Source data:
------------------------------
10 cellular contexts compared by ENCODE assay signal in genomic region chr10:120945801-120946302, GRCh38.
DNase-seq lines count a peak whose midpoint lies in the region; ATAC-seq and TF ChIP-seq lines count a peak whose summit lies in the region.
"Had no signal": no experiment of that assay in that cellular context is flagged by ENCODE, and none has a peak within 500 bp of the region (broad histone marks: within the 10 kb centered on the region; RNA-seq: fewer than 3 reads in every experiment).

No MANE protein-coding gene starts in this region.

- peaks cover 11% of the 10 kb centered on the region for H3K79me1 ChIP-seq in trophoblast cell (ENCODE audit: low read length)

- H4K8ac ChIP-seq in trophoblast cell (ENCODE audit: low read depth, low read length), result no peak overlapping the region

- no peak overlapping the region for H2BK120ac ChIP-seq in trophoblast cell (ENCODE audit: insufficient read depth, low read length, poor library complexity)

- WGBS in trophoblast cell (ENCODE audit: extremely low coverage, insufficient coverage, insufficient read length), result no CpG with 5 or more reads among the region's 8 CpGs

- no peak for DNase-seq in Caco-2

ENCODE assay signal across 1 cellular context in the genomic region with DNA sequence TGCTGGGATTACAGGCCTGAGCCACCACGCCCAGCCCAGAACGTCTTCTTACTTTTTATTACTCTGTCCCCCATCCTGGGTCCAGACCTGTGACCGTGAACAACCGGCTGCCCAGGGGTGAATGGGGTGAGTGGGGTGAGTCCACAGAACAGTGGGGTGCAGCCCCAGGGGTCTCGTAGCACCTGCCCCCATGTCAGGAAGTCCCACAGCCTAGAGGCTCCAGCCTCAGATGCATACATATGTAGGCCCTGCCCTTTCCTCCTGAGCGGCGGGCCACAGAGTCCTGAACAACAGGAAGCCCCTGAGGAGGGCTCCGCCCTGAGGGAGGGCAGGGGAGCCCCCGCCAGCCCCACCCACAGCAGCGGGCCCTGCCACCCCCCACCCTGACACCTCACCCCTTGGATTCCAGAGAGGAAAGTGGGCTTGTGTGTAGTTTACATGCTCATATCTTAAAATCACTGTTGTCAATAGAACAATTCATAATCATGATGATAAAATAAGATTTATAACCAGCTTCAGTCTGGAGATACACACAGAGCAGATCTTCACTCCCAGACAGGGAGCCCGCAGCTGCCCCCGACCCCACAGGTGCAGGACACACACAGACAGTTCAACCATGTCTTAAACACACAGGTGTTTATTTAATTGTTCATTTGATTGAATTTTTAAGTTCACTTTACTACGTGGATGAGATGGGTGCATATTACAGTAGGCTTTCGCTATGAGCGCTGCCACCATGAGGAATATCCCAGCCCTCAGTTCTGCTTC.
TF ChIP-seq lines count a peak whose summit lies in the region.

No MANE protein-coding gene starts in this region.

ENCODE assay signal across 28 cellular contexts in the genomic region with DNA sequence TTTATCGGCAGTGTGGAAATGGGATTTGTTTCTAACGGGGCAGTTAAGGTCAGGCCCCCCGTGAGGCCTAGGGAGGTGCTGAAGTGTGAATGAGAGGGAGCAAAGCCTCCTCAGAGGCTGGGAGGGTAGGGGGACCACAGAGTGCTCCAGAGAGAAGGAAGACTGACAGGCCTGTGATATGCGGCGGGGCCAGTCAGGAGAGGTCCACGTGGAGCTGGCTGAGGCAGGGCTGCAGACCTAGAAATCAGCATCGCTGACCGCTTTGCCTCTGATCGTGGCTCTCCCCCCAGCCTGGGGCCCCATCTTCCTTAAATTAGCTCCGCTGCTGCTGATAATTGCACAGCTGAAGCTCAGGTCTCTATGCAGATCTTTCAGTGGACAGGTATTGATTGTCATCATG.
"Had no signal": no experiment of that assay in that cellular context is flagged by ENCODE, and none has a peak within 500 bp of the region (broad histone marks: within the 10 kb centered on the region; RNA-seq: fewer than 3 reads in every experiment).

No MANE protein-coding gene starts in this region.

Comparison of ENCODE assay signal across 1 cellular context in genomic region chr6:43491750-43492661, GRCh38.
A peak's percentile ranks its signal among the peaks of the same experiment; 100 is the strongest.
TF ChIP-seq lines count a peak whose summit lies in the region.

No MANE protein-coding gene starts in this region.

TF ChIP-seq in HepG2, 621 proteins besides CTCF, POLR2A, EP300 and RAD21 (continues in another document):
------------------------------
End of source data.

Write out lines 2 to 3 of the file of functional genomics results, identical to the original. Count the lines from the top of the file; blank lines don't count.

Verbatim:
DNase-seq lines count a peak whose midpoint lies in the region; ATAC-seq and TF ChIP-seq lines count a peak whose summit lies in the region.
"Had no signal": no experiment of that assay in that cellular context is flagged by ENCODE, and none has a peak within 500 bp of the region (broad histone marks: within the 10 kb centered on the region; RNA-seq: fewer than 3 reads in every experiment).